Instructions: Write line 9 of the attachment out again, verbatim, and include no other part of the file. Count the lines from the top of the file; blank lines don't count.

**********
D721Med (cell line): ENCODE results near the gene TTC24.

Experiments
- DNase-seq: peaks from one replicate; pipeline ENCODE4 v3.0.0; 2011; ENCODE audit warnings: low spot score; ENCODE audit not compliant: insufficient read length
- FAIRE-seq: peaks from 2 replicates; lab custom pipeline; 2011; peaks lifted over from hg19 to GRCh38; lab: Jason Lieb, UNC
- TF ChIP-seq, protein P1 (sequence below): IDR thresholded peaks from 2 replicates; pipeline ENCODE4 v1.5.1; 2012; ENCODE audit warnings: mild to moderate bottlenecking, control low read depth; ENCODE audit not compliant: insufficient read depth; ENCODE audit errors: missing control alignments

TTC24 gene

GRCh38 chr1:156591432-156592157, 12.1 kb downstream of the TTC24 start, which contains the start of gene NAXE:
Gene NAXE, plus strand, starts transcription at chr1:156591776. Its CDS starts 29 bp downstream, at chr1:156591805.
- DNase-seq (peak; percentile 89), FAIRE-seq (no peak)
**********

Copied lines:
- DNase-seq (peak; percentile 89), FAIRE-seq (no peak)